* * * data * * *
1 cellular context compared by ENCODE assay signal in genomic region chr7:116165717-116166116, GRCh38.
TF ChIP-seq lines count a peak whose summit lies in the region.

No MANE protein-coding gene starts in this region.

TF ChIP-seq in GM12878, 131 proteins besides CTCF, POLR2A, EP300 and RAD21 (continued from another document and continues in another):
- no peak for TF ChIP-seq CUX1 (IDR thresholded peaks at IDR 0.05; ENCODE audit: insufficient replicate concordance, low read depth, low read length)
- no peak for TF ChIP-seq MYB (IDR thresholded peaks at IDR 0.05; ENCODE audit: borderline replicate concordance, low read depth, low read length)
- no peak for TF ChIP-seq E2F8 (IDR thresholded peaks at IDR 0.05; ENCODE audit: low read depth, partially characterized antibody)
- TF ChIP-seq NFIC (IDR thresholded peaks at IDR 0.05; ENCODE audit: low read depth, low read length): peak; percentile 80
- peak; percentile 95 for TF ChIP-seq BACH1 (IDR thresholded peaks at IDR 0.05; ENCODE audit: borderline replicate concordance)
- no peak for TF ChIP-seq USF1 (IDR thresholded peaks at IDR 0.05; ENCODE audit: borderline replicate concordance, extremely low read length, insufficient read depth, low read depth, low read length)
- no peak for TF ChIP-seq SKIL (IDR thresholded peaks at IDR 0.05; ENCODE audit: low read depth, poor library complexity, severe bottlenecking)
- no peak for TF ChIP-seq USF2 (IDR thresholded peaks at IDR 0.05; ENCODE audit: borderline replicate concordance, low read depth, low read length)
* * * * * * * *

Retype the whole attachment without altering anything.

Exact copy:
1 cellular context compared by ENCODE assay signal in genomic region chr7:116165717-116166116, GRCh38.
TF ChIP-seq lines count a peak whose summit lies in the region.

No MANE protein-coding gene starts in this region.

TF ChIP-seq in GM12878, 131 proteins besides CTCF, POLR2A, EP300 and RAD21 (continued from another document and continues in another):
- no peak for TF ChIP-seq CUX1 (IDR thresholded peaks at IDR 0.05; ENCODE audit: insufficient replicate concordance, low read depth, low read length)
- no peak for TF ChIP-seq MYB (IDR thresholded peaks at IDR 0.05; ENCODE audit: borderline replicate concordance, low read depth, low read length)
- no peak for TF ChIP-seq E2F8 (IDR thresholded peaks at IDR 0.05; ENCODE audit: low read depth, partially characterized antibody)
- TF ChIP-seq NFIC (IDR thresholded peaks at IDR 0.05; ENCODE audit: low read depth, low read length): peak; percentile 80
- peak; percentile 95 for TF ChIP-seq BACH1 (IDR thresholded peaks at IDR 0.05; ENCODE audit: borderline replicate concordance)
- no peak for TF ChIP-seq USF1 (IDR thresholded peaks at IDR 0.05; ENCODE audit: borderline replicate concordance, extremely low read length, insufficient read depth, low read depth, low read length)
- no peak for TF ChIP-seq SKIL (IDR thresholded peaks at IDR 0.05; ENCODE audit: low read depth, poor library complexity, severe bottlenecking)
- no peak for TF ChIP-seq USF2 (IDR thresholded peaks at IDR 0.05; ENCODE audit: borderline replicate concordance, low read depth, low read length)